Sentinel 3B is a Thales Alenia Space Prima Bus satellite, designed to measure ocean temperatures, colour, surface height and the thickness of sea ice. While it is over land it can measure the height of rivers and lakes, monitor wildfires, provide maps of land use and monitor vegetation. The satellite has been designed for many uses. Created for the European Space Agency, the satellite will join Sentinel 3A in orbit to symmetrically monitor the Earth. The data will be primarily fed into the Copernicus Environmental Monitoring Service, where the applications can be developed from to use the data.

Sentinel 3B in integration
An image of the Sentinel 3B satellite just before it was sent off to Russia to be put on the Rokot. Credit ESA

The satellite carries many payloads to track the huge amount of data it is recording, these include:

  • OLCI (Ocean and Land Colour Instrument)
  • SLSTR (Sea and Land Surface Temperature Radiometer)
  • SRAL (Synthetic Aperture Radar Altimeter)
  • MWR (Microwave Radiometer)
  • LRR (Laser Retroreflector)
  • GNSS (Global Navigation Satellite System)

Thales Alenia Space was the prime contractor, responsible for constructing the spacecraft and the SRAL instrument, as well as contributing to the supply of the SLSTR instrument. Many European companies were involved in supplying the SLSTR instrument, including SELEX Galileo, RAL (Rutherford Appleton Laboratory), Jena-Optronik, Thales Alenia Space, ABSL and ESA-ESTEC. EADS CASA Espacio was contracted to provide the MWR instrument. CNES was contracted to provide the DORIS instrument.

Mediterranean Sea
An image of the Mediterranean Sea taken by Sentinel 3A, the partner of Sentinel 3B, they will don the same job on opposite sides of the Earth. Credit: ESA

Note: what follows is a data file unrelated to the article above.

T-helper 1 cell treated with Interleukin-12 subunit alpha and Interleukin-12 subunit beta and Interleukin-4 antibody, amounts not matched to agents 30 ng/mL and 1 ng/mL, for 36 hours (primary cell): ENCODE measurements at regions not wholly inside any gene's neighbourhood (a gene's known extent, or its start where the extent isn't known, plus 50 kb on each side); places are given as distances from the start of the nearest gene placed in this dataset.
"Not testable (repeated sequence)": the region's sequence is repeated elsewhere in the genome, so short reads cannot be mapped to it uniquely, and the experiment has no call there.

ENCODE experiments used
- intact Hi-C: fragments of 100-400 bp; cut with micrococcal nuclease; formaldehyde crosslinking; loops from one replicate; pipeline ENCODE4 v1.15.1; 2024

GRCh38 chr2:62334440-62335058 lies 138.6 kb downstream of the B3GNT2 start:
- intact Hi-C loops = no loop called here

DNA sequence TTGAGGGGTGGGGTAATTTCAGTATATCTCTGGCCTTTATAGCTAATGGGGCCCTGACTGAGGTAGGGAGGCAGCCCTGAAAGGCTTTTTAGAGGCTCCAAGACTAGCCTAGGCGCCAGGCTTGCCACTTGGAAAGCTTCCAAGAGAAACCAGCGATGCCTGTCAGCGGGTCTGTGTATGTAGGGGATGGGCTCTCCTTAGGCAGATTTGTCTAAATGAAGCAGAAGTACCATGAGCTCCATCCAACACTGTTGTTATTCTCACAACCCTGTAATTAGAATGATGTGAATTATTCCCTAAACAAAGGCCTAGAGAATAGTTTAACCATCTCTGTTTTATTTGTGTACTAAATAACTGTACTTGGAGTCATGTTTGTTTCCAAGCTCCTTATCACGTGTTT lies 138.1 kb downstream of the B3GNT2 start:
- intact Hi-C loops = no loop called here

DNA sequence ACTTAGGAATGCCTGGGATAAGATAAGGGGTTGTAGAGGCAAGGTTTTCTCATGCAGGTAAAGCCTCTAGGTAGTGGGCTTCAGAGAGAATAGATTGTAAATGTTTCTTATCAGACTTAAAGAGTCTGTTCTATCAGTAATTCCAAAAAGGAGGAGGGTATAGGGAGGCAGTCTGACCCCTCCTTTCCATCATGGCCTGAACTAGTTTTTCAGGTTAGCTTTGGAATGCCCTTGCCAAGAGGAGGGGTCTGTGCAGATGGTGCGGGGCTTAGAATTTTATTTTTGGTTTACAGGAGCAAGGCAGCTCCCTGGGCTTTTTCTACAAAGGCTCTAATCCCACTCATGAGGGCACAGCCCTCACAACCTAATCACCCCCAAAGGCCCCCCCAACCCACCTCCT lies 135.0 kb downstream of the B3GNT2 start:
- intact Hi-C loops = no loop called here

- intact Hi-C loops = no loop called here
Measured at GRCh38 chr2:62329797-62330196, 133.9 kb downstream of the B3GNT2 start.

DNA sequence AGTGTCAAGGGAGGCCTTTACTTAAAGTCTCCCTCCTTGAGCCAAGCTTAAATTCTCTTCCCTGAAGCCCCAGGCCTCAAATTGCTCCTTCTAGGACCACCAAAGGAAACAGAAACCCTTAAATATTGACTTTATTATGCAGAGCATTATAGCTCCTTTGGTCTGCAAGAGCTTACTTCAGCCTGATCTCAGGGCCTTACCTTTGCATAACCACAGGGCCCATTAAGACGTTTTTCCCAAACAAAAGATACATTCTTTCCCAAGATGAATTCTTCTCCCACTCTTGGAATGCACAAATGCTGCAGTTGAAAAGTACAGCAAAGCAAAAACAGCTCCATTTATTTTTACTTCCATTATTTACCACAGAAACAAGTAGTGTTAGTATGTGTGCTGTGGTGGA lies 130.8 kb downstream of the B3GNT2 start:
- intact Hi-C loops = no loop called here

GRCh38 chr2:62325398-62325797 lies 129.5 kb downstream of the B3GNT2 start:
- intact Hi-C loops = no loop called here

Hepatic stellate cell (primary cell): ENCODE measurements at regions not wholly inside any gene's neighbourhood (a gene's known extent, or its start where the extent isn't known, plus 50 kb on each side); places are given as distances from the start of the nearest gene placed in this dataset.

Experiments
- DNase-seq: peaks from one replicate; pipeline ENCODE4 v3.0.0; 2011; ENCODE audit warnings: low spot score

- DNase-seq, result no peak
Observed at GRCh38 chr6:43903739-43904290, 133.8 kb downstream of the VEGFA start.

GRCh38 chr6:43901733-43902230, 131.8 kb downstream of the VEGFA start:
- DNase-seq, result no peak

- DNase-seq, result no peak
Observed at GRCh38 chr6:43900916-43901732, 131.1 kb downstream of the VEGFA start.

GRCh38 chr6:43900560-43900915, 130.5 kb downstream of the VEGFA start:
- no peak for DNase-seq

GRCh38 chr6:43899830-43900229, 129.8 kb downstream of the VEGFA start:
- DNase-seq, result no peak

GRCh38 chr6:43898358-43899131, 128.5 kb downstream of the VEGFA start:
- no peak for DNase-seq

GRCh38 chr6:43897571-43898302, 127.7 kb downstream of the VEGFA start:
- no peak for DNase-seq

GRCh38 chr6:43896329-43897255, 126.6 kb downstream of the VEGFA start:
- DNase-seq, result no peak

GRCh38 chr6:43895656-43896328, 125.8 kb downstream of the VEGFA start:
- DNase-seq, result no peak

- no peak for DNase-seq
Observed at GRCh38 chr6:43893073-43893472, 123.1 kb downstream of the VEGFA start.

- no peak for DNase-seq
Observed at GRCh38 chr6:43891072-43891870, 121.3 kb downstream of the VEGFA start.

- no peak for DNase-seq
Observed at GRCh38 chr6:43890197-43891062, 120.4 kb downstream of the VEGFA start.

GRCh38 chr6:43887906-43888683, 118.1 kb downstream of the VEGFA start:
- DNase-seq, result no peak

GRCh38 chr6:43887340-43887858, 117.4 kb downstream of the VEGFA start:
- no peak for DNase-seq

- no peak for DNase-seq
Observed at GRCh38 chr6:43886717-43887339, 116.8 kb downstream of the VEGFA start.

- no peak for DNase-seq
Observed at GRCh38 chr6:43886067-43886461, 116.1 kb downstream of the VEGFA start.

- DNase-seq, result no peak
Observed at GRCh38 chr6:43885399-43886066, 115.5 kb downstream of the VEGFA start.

The Exoplanet Hunter TESS Launched by Falcon 9

TESS taking off
The Falcon 9 taking off from SLC-40 at Cape Canaveral with TESS on board. Credit: SpaceX Flickr.

On April 18th, 2018 at 22:51 UTC a Falcon 9 took off from Launch Complex 40 at Cape Canaveral AFB. Aboard was NASA’s latest research satellite TESS. A mission that cost $337 million, Transiting Exoplanet Survey Satellite (TESS)  is the latest in a line of space based observatories that are set to launch this decade. Launched into an arching elliptical orbit that will take the spacecraft over two thirds of the distance to the moon. The first stage of the Falcon 9 landed on the autonomous drone ship Of Course I Still Love You to be refurbished and reused.

falcon 9 engines
The sheer power of the Falcon 9’s nine Merlin 1D engines produce an awesome inferno. You can clearly see the 45 written on the side as the booster designator. Credit @marcuscotephoto on Twitter.

After a 5 day checkout of the spacecraft, basically a hardware check, the ground controllers will switch on the TESS cameras. TESS is designed to scan around 85% of the sky during the two year mission, with astronomers estimating as many as 20,000 new planets could be found. It plans to build on discoveries made by NASA’s Kepler telescope which was launched in 2009 to find earth like planets. TESS carries four 16.8-megapixel cameras, and will look for dips in light coming from 200,000 preselected nearby stars. The four cameras cover a square in the sky that measures 24 x 24 degrees, wide enough to fit the Orion constellation into a single camera. the cameras together study a set area of sky for 27 days before staring at the next section.

TESS orbit
An illustration of the orbits that TESS will go through to get to the final orbit P/2. Credit: NASA.

The orbit TESS is being launched into is known as P/2, and requires time and finesse to reach. TESS will slingshot by the moon at a distance of around 5,000 miles (8,000 kilometers), using gravity to reshape its orbit, increasing the satellite’s orbital perigee, or low point, to the final planned altitude of around 67,000 miles. After the lunar flyby, the high point of the satellite’s elongated orbit will stretch well beyond the moon, and another thruster firing will nudge TESS into its final orbit in mid-June. Science data is planned to start in july, with the first year of the two year campaign aimed at the stars in the southern sky. TESS has been built to have enough fuel to last 20 or 30 years, assuming funding by NASA and the components on board continue to function correctly.